Camera Work & The Photo-Secession

Camera Work & The Photo-Secession

The following unattributed article pertaining to the Alfred Stieglitz journal Camera Work as well as the aims of his Photo-Secession appeared in this issue of The Black Mirror in 1905:

“THOSE inclined to salt our views regarding the virtue of selection would do well to take note of some photo-reproductions in “Camera Work,” a magazine edited and published by that excellent artist, Mr. Alfred Steiglitz. (sic)
The photographs are the work of members of the Photo Secession, most of whose productions put the majority of painters to the blush.
Is it not singular that while these men of the lens busy themselves attaining an abstract beauty, those of the brush are seeking but for the accuracy of the camera, plus a chic swish of brush work?
The productions of the “Photo Secession” are no longer photography but Art, as much art as etching, while the paintings of most painters are no longer Art, but photography.
It seems wonderful that the improved processes of picture-taking have not opened the eyes of painters to the end to which Academic ways lead. Drawing for construction and accuracy alone is a fine thing no doubt, but from that view-point we can never hope to equal even an old Waterbury lens.
“Masterful drawing!”  Why, a little five-dollar, hand camera can outdraw any “master” living, but —and here is the main point —it can’t add charm. It must gulp nature whole, just as most “artists” insist upon doing.
Therein lies the whole difference between Art and Photography; one selects, the other copies, and it is this selection that the members of the Photo Secession are attaining, through the manipulated print, which gives them liberty for full self expression, until from photography they have developed an Art most beautiful.” 1.

This extremely rare periodical (12mo) was printed in only seven issues from 1903-12.  Background for it was penned some years ago by an antiquarian book dealer that in haste I neglected to retain the full record for-attribution I will certainly provide here if contacted in the future:

“A journal of art criticism, modeled on Hubbard’s Philistine, and written by devotees of Whistler. Although printed in Chicago, it was edited in New York, and an advertisement printed on the last page of No. 6 states that back issues can only be purchased at Brentano’s in New York City. None of the articles in either issue are signed. However, Yale University has an issue with a presentation inscription from the editor, signed by Edward Stieglitz (b. circa 1840). He was the father of the famous photographer, Alfred Stieglitz, and a minor impressionist painter. The subtitle for issue No. 1 reads, “A Magazine Devoted to Painting,” and for No. 6, “The Journal of the Colorists.” No. 1 begins with a page titled, “Mentions, 1903-1904,” and listing Edmond Aman-Jean, Maurice Greiffenhagen, James Wilson Maurice, James Pryde, Edward Arthur Walton, and Mary Cassatt. This is followed by a black bordered memorial page reading, “James McNeil Whistler. One of the greatest of the Dead.” The aims of the journal are outlined in an article titled “How and Why We are Here.” It criticizes contemporary art magazines as tending “to envelop Art in a mysticism far beyond the ken of the laymen, and in a great many cases absolutely unintelligible to artists themselves,” and states that this journal will “tell the truth in such a manner as to be understood by the average buyer.” At the same time, the Black Mirror was meant to provide a forum for artists themselves and “to combat whatever we believe proves injurious to our Craft and to retard, if possible, the great importation of inferior foreign paintings.” 2.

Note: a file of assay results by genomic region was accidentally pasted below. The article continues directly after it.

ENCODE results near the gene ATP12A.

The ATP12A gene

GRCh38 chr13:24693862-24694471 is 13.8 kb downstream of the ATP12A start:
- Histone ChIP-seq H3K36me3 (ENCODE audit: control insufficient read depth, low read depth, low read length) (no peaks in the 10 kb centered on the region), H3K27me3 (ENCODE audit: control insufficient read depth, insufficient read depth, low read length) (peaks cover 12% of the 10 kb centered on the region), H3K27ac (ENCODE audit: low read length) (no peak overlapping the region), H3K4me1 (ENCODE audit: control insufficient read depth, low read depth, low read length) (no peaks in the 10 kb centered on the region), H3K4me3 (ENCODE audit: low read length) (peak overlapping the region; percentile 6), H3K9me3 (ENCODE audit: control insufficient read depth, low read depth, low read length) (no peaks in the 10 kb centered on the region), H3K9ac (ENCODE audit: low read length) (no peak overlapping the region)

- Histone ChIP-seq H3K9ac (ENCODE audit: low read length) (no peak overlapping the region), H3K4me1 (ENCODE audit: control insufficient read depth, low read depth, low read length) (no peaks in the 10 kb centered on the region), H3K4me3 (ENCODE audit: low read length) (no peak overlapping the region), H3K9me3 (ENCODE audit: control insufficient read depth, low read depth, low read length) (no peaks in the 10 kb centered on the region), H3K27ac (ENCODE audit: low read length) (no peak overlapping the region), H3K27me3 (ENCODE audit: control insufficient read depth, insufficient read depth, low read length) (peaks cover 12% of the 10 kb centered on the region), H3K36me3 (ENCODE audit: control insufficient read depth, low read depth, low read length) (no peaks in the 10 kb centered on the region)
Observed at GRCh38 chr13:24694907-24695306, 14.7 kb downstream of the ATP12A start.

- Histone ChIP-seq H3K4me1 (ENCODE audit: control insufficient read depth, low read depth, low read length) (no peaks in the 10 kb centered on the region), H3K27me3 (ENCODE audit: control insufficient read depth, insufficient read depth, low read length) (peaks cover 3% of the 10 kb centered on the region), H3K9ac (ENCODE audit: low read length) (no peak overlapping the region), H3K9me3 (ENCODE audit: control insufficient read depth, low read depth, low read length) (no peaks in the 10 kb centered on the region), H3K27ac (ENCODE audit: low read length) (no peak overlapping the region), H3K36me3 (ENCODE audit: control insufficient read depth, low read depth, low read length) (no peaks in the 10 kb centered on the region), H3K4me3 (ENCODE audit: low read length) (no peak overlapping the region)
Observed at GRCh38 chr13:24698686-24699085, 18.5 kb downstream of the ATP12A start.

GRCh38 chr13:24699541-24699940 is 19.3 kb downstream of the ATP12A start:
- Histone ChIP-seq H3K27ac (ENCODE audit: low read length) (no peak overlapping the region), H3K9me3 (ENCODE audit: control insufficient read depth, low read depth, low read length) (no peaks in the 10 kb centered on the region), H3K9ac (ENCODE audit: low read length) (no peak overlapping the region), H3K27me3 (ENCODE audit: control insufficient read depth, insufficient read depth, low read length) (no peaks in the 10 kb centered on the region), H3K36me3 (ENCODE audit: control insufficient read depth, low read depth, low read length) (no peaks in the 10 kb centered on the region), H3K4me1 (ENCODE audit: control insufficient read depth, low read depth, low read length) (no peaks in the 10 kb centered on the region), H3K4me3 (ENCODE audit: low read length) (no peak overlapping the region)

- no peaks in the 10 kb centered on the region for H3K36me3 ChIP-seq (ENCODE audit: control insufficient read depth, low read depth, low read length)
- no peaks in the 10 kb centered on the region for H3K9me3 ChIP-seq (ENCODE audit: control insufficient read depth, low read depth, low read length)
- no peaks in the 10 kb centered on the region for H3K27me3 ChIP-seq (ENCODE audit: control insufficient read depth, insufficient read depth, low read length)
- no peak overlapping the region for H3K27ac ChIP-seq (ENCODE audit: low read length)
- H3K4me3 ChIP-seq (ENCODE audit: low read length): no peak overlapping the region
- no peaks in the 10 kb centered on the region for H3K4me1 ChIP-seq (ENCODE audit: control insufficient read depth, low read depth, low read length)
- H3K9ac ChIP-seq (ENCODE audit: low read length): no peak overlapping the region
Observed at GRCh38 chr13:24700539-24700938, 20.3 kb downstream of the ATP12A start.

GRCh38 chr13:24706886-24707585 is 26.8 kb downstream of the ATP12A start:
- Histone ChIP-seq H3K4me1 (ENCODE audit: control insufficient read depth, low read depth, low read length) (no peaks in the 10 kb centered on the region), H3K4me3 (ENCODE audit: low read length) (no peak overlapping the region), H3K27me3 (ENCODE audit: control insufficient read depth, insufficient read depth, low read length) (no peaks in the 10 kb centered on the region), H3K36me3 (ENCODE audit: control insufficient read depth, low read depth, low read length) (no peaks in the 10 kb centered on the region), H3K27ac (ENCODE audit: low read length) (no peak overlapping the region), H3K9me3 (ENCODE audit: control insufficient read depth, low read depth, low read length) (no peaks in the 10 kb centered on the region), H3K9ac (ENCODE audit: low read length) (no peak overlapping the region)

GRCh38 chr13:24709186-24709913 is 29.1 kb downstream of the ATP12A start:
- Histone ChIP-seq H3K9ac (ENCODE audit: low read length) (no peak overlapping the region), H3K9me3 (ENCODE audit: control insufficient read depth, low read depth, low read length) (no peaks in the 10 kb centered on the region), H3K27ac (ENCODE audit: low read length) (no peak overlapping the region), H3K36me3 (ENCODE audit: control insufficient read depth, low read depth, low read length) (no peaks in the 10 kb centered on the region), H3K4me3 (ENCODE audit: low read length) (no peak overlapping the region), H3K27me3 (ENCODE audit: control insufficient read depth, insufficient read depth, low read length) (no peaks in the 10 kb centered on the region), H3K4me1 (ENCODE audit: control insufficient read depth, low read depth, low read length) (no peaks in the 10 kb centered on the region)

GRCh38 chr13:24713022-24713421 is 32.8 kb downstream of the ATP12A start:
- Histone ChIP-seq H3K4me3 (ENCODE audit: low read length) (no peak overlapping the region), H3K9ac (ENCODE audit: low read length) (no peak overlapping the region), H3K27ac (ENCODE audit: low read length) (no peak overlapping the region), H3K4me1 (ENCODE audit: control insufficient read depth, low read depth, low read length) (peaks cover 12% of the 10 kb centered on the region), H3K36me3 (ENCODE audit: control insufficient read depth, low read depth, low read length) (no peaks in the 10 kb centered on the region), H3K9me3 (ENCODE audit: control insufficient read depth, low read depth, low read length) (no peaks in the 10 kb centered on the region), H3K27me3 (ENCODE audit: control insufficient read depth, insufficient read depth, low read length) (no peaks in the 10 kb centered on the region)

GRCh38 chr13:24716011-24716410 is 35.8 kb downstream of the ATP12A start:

This issue, No. 4, is 51 pages and printed on laid paper. Staple bound, the cover is of heavy black paper wraps, printed in red and silver.

1. The Black Mirror: The Journal of the Colorists: Number Four: Rogers & Hall Co. Press: Chicago: 1905: pp. 49-50
2. The Black Mirror: unattributed citation on background for the periodical.

Original copy for this entry posted to Facebook on March 25, 2012:

A “Black Mirror” was a tinted, hand-held 18th Century convex mirror known as a Claude glass principally used by artists in the field to reflect and simplify the “tonal range of scenes and scenery to give them a painterly quality” while painting a scene. It was also the name of a very short-lived periodical apparently edited by Edward Stieglitz-the father of Alfred Stieglitz- and a minor impressionist painter in his own right. It is therefore interesting that he would choose to write about his son, that “excellent artist”, as well as the photographic work by members of his Photo-Secession for this 1905 issue:  “The photographs are the work of members of the Photo Secession, most of whose productions put the majority of painters to the blush.” I’ve transcribed the entire article for the site, which, like the others concerning painting in this issue, have been left unsigned.

Camera Work & The Photo-Secession

Support Dimensionstriptch composite image showing front and rear cover and title page at center: each: 15.8 x 12.4 cm